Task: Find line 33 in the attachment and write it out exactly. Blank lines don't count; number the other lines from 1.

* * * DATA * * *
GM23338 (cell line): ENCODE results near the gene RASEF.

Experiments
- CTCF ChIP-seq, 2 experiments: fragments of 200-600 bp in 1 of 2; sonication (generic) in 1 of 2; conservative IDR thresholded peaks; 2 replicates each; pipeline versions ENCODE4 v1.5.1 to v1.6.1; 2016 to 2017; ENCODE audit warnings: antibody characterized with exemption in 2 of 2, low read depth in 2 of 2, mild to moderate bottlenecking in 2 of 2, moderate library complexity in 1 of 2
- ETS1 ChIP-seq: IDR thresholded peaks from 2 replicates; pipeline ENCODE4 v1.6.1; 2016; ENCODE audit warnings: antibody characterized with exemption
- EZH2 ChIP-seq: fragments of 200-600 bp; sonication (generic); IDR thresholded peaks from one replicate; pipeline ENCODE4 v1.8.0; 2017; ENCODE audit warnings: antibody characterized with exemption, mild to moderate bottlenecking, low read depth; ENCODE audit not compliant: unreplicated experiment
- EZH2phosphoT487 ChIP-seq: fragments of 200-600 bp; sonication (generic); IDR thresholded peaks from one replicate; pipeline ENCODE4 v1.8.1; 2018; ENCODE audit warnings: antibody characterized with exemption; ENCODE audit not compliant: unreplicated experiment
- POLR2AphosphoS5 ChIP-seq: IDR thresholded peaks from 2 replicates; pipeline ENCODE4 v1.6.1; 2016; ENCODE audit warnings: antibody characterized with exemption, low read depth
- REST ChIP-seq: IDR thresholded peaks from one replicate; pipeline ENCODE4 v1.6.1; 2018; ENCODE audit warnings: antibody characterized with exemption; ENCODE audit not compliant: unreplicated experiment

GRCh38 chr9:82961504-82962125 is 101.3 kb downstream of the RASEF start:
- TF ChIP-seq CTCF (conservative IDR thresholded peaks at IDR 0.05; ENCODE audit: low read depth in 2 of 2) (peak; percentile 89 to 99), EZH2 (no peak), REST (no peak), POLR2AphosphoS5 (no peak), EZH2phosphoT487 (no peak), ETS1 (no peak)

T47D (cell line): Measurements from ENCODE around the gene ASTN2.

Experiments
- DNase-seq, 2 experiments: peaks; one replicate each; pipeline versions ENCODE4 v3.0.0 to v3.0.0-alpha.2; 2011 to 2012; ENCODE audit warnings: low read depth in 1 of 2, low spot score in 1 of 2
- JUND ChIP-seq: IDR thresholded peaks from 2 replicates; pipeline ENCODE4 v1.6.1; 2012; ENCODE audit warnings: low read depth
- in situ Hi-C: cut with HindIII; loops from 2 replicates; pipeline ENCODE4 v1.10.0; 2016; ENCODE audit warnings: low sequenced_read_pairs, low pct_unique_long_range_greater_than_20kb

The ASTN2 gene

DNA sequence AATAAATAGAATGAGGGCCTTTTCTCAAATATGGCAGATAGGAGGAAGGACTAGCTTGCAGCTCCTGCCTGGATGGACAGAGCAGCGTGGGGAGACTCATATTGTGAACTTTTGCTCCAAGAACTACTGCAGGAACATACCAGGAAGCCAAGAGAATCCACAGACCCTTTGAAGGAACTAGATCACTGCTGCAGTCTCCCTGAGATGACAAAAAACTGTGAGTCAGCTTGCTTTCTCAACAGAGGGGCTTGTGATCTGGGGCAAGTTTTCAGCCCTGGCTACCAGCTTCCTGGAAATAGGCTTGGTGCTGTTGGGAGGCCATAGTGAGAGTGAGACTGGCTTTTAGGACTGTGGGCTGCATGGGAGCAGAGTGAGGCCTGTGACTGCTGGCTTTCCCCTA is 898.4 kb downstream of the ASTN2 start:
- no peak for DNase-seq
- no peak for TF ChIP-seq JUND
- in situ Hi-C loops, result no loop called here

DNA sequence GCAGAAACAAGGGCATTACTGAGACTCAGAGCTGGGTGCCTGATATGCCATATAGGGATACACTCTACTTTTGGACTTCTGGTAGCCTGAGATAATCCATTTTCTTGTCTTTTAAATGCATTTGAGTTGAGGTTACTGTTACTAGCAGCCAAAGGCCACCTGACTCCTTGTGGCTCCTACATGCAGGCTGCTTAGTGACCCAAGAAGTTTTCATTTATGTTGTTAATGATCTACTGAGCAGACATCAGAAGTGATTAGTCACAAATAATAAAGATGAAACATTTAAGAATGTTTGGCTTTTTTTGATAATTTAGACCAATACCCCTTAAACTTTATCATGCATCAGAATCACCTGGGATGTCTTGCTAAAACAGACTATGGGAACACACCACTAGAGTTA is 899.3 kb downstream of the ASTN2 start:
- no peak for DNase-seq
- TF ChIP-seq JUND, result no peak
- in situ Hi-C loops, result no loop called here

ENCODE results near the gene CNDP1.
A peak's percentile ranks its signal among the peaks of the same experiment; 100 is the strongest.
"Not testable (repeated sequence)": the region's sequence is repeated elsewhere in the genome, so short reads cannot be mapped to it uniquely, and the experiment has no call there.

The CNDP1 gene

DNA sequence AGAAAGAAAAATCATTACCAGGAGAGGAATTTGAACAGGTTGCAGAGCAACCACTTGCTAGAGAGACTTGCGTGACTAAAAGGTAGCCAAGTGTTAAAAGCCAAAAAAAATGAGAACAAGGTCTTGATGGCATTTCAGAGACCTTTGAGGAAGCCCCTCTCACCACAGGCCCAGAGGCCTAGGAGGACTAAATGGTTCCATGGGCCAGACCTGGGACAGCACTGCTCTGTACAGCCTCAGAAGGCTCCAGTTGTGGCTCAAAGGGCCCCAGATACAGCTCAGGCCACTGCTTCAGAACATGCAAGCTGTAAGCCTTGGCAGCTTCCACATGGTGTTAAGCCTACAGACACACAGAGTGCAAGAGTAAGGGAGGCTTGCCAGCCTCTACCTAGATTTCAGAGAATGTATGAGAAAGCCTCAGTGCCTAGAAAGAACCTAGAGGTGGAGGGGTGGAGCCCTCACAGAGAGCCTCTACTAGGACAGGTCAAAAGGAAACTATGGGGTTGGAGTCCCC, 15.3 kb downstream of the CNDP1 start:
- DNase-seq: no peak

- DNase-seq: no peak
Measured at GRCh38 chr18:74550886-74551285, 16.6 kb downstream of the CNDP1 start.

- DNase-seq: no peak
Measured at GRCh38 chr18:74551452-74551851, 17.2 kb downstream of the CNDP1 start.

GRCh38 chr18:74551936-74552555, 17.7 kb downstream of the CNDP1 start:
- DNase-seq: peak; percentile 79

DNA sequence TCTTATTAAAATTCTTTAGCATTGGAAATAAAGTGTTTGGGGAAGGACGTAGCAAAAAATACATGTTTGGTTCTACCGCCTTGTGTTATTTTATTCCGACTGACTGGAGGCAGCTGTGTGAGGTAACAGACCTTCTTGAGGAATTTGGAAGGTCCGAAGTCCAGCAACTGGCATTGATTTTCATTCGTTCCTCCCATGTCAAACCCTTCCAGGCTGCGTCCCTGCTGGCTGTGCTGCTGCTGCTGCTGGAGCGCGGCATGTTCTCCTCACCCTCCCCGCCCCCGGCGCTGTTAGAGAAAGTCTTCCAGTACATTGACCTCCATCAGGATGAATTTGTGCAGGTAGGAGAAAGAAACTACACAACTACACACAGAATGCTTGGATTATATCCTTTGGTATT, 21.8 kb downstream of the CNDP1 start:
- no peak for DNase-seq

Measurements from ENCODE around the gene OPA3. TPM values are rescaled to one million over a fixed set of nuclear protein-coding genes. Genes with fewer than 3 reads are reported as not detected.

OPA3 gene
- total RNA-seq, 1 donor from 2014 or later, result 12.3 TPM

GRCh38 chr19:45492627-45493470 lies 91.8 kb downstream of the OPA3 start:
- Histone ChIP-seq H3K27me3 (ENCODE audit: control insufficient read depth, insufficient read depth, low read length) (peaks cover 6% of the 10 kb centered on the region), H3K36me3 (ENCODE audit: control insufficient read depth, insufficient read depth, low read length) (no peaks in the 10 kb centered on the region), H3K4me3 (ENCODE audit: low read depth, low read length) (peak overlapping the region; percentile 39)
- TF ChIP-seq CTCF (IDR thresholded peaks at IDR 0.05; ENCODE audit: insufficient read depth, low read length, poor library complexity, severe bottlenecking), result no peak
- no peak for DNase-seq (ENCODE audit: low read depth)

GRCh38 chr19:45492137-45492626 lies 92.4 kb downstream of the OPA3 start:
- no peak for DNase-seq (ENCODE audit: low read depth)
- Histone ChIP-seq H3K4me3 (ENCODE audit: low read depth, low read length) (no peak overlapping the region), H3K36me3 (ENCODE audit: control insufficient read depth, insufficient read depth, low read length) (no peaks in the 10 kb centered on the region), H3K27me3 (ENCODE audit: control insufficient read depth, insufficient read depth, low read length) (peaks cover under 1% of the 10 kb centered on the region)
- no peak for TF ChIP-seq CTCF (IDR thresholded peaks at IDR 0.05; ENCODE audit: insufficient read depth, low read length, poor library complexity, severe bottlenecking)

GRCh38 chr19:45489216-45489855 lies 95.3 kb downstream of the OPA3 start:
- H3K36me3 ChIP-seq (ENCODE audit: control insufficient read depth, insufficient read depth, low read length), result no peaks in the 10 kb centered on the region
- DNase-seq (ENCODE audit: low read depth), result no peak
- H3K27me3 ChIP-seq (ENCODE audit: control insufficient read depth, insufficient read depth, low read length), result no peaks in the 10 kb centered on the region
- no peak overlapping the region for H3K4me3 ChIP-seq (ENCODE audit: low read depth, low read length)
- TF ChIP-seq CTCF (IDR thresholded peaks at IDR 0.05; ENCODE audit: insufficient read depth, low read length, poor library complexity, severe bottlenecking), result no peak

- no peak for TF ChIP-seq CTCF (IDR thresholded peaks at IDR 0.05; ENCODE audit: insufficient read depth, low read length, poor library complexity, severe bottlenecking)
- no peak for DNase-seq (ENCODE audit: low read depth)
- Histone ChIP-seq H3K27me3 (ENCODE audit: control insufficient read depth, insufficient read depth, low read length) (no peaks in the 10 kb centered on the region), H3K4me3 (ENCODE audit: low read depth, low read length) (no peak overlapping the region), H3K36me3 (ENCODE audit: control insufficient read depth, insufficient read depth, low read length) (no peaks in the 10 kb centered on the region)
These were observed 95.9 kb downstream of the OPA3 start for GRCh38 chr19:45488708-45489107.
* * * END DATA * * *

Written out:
- DNase-seq: no peak